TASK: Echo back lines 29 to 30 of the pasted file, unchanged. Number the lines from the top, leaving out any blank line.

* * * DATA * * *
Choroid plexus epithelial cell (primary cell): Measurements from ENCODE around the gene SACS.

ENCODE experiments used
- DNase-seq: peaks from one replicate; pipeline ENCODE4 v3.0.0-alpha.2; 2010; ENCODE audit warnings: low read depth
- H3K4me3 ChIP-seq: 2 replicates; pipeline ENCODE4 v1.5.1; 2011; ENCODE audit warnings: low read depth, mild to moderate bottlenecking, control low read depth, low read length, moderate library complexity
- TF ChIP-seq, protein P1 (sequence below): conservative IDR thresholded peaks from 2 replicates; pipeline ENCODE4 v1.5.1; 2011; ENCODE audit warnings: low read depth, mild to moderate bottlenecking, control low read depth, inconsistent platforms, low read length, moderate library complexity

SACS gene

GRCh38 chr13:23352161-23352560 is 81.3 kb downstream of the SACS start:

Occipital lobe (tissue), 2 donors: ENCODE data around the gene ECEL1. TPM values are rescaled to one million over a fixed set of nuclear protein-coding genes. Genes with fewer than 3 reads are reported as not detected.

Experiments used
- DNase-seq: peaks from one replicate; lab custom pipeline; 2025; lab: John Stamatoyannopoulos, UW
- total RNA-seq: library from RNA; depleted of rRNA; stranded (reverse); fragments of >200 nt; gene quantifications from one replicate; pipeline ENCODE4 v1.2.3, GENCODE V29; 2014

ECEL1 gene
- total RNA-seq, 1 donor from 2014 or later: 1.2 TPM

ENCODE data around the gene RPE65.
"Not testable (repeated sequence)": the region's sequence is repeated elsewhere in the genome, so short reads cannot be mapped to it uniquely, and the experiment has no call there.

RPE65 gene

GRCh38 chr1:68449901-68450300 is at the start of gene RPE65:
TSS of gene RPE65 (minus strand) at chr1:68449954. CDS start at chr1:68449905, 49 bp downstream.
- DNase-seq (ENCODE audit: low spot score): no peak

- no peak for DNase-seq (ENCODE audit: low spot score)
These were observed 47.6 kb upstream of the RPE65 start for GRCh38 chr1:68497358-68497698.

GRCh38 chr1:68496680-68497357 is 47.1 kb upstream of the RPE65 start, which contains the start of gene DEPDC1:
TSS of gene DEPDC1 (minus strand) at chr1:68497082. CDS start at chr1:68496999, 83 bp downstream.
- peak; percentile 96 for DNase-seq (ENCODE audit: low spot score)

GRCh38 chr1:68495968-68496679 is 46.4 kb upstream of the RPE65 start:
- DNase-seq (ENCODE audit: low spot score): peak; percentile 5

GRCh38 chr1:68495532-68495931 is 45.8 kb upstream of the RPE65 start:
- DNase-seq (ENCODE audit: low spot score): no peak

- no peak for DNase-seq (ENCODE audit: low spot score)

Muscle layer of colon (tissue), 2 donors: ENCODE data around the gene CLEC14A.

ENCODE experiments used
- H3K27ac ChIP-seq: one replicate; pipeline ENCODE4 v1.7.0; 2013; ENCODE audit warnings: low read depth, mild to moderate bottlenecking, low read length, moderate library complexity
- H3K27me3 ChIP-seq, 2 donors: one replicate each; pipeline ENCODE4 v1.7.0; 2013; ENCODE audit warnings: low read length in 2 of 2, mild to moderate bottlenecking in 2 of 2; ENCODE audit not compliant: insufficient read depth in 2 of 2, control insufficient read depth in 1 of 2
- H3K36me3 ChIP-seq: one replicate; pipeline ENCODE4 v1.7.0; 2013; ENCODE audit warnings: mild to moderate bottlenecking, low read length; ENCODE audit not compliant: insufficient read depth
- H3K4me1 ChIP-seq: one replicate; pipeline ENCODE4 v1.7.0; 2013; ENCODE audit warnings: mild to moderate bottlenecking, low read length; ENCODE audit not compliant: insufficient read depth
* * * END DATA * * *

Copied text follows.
- no peak for DNase-seq (ENCODE audit: low spot score)

Muscle layer of colon (tissue), 2 donors: ENCODE data around the gene CLEC14A.